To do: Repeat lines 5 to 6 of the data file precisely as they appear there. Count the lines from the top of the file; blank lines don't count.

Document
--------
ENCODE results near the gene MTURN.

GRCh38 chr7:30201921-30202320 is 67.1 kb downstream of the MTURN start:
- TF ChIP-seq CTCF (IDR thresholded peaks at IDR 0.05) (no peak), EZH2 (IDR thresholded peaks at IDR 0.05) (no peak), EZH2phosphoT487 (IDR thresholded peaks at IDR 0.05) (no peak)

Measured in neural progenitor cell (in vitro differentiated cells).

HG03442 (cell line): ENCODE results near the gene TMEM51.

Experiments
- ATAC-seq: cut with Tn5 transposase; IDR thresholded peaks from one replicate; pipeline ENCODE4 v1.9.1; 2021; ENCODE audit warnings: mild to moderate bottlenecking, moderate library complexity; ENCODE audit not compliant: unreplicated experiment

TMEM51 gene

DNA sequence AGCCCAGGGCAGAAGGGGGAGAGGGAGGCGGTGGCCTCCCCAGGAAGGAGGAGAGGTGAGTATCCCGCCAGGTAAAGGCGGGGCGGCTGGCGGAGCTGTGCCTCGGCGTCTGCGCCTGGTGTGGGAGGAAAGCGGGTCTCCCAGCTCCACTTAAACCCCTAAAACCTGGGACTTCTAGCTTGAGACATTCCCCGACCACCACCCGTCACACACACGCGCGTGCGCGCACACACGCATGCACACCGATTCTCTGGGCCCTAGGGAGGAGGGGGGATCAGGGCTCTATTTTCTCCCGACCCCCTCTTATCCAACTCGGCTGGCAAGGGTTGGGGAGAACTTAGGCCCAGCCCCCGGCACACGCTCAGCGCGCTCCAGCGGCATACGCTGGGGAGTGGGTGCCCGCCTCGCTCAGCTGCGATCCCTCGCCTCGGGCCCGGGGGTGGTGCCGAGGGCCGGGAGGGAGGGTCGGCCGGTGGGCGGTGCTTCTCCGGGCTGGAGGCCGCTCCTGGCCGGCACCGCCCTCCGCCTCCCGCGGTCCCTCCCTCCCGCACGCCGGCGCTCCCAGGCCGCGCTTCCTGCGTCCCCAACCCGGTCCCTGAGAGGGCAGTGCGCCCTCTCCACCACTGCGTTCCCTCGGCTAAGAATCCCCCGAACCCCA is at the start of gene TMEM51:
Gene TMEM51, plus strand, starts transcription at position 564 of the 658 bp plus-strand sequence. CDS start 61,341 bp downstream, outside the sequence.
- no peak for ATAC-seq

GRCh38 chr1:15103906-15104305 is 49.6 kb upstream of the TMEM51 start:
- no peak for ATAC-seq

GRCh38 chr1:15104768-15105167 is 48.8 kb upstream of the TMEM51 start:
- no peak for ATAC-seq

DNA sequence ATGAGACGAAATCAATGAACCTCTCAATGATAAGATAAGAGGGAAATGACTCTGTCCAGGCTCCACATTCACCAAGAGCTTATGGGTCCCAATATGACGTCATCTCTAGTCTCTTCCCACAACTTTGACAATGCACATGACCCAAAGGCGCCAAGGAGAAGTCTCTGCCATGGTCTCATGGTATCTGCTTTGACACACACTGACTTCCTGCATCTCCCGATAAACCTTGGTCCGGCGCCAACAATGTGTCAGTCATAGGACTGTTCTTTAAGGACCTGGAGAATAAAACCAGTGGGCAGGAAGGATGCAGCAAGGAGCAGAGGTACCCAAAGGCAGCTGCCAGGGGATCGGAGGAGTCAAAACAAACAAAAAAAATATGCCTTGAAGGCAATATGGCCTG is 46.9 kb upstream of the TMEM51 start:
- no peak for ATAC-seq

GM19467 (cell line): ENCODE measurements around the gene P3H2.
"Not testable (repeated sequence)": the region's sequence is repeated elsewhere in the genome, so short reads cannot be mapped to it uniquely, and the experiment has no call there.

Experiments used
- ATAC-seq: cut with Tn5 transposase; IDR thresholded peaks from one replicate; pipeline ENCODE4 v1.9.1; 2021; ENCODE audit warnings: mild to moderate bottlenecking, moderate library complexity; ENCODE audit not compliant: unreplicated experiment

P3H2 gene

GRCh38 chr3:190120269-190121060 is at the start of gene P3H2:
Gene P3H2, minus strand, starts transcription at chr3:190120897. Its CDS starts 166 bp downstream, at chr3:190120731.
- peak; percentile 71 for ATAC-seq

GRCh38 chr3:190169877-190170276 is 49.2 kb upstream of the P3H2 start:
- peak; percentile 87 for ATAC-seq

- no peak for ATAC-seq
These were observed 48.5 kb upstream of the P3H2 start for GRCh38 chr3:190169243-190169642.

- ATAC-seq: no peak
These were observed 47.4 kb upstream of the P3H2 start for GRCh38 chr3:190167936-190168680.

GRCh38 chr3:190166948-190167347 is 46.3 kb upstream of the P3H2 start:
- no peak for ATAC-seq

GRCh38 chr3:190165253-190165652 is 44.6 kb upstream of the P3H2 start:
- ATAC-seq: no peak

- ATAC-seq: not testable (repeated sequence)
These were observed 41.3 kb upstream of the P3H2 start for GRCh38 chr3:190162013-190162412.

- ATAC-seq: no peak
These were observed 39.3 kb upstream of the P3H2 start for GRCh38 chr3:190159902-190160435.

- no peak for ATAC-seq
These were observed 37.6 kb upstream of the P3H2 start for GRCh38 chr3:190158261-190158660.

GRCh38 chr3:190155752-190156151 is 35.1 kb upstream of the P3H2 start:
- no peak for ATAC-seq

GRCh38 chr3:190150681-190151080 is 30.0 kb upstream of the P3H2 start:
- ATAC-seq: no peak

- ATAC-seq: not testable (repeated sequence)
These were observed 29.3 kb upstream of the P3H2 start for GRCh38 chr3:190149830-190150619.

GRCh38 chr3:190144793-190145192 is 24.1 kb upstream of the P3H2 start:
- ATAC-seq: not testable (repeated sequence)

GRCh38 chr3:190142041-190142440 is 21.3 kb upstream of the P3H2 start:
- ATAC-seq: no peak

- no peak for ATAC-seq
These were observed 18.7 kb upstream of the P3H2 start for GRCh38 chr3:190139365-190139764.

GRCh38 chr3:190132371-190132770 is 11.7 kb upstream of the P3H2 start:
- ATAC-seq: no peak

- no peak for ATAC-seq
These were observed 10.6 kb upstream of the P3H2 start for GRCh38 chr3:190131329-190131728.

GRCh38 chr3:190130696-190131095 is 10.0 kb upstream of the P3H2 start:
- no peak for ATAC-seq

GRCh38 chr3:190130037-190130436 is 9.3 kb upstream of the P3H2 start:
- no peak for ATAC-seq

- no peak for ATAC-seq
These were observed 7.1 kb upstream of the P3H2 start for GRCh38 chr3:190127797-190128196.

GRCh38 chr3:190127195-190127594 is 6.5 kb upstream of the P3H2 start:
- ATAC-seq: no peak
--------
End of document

HG03442 (cell line): ENCODE results near the gene TMEM51.

Experiments